Receiving KiwiCo crates are always little celebrations in our family, kinda like what our dog feels when he gets his Chewy Goody Box. Kids enjoy those crates because they get something to do and mom is not yelling about getting off computer screens for a change. Mom loves them because they are wholesome and always teach kids something new.
Every Tinker Crate requires concentration, focus, and following directions – all things my son can use more of. He’s 8 years old and has hard time staying focused on something he doesn’t enjoy. Tinker crates teach him to overcome obstacles and follow through until the end; and contrary to school work, he loves this.
Tinker Crates are STEM related and always have something interesting for future engineers, which is what my husband hopes our son will one day become. What our son hopes remains to be seen, but I say he will enjoy everything and anything related to electricity. Gladly, Tinker Crates often include batteries and some type of motors.
The latest edition is dedicated to motors and mazes. Surprisingly, it was a little tough to build and Martin had to ask for his daddy’s help – there is first time for everything. It seemed easy, but looks can be deceiving. I am never needed in KiwiCo activities, so I never really follow and meddle, unless there is some spill or a little help needed.
The most fun part for Martin is, of course, building the projects. Once done, he doesn’t play with them much, which was the case this time too. It took a good two hours to get the maze ready and those were glorious two hours for me. The best part is that I don’t have to come up with any ideas or supplies to get my kids engaged in these great hands-on learning opportunities. All I do is pay $16.99 every month and feel like a super mom that I am.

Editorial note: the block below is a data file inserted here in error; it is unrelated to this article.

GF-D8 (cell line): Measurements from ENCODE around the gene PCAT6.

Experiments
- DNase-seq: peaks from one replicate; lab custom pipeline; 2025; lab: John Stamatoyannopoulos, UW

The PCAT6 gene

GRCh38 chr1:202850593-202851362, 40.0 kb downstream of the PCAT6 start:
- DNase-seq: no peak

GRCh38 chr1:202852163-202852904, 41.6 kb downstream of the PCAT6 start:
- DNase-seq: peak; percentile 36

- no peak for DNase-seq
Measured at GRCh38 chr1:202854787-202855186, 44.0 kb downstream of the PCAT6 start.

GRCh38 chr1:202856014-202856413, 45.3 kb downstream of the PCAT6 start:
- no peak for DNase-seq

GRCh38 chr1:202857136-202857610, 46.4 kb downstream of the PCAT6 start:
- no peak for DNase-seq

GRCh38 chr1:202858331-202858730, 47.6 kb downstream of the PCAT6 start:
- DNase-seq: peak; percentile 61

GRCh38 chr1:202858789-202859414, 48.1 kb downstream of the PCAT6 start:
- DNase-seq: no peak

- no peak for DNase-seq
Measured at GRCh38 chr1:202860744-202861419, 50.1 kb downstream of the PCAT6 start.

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Building motorized maze took some serious effort from my son, because he had to connect wires many different ways and to make sure it all works. There were wire switching, flipping, and attaching the battery. This sounds pretty miserable to me, but I am not a tinkering 8 year old future engineer. And as long as he loves these activities, I will keep ordering the crates for him.
After the motor part was finished, he had to come up with a complicated maze design, which can be changed a few different ways. The maze is controlled with a left or right buttons and is actually quite fun to play. I didn’t get it to go the way I wanted, but my husband managed once. This maze is not for the faint of heart, but awesome for every tenacious kid.
Besides the main project, all the supplies, and directions booklet, each Tinker Crate also includes a TinkerZine. This month it’s all about circuits. It’s always a good read on subjects related to the project. If kids take time to read it, they can find a lot of useful information. Martin is not always keen on reading it, but sometimes he wants to find more experiments and thus reads it.
Circuit edition talks a lot about how switches work and offers examples of home appliances and gaming consoles and controllers, two things most dear to my son’s heart. The magazine looks like it has a lot of physics, so I draw a blank immediately, but am very glad that my boy enjoys it. He must be my physicist husband’s son or something!
The TinkerZine offers some books about circuits and history of video games and also a few logical challenges, all related to circuits and switches. Martin is yet to do those challenges, but he might. And even if he won’t, this Tinker Crate was definitely money well spent.